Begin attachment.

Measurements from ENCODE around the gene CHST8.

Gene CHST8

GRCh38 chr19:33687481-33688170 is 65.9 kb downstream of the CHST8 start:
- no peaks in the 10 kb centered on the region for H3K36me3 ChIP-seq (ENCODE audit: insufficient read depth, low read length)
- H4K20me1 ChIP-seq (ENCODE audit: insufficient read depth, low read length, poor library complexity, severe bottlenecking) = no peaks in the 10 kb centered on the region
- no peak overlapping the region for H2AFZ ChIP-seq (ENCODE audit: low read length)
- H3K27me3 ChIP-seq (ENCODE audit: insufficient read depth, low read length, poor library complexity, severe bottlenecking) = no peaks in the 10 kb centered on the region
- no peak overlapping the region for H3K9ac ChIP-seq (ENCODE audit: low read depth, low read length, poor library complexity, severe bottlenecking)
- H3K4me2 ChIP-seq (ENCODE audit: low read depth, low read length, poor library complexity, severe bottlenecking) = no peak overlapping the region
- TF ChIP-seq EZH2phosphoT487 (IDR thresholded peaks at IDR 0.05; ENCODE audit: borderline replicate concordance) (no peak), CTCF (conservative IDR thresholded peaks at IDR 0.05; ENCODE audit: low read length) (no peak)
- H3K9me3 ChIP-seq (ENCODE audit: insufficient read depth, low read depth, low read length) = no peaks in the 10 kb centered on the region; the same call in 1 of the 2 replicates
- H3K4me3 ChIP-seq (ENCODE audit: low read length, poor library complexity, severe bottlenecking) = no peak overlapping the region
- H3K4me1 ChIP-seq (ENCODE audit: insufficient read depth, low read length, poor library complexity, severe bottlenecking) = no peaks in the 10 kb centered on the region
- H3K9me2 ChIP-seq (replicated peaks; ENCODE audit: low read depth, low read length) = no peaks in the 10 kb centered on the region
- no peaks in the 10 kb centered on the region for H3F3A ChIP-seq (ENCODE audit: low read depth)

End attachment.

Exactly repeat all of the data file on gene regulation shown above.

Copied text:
Measurements from ENCODE around the gene CHST8.

Gene CHST8

GRCh38 chr19:33687481-33688170 is 65.9 kb downstream of the CHST8 start:
- no peaks in the 10 kb centered on the region for H3K36me3 ChIP-seq (ENCODE audit: insufficient read depth, low read length)
- H4K20me1 ChIP-seq (ENCODE audit: insufficient read depth, low read length, poor library complexity, severe bottlenecking) = no peaks in the 10 kb centered on the region
- no peak overlapping the region for H2AFZ ChIP-seq (ENCODE audit: low read length)
- H3K27me3 ChIP-seq (ENCODE audit: insufficient read depth, low read length, poor library complexity, severe bottlenecking) = no peaks in the 10 kb centered on the region
- no peak overlapping the region for H3K9ac ChIP-seq (ENCODE audit: low read depth, low read length, poor library complexity, severe bottlenecking)
- H3K4me2 ChIP-seq (ENCODE audit: low read depth, low read length, poor library complexity, severe bottlenecking) = no peak overlapping the region
- TF ChIP-seq EZH2phosphoT487 (IDR thresholded peaks at IDR 0.05; ENCODE audit: borderline replicate concordance) (no peak), CTCF (conservative IDR thresholded peaks at IDR 0.05; ENCODE audit: low read length) (no peak)
- H3K9me3 ChIP-seq (ENCODE audit: insufficient read depth, low read depth, low read length) = no peaks in the 10 kb centered on the region; the same call in 1 of the 2 replicates
- H3K4me3 ChIP-seq (ENCODE audit: low read length, poor library complexity, severe bottlenecking) = no peak overlapping the region
- H3K4me1 ChIP-seq (ENCODE audit: insufficient read depth, low read length, poor library complexity, severe bottlenecking) = no peaks in the 10 kb centered on the region
- H3K9me2 ChIP-seq (replicated peaks; ENCODE audit: low read depth, low read length) = no peaks in the 10 kb centered on the region
- no peaks in the 10 kb centered on the region for H3F3A ChIP-seq (ENCODE audit: low read depth)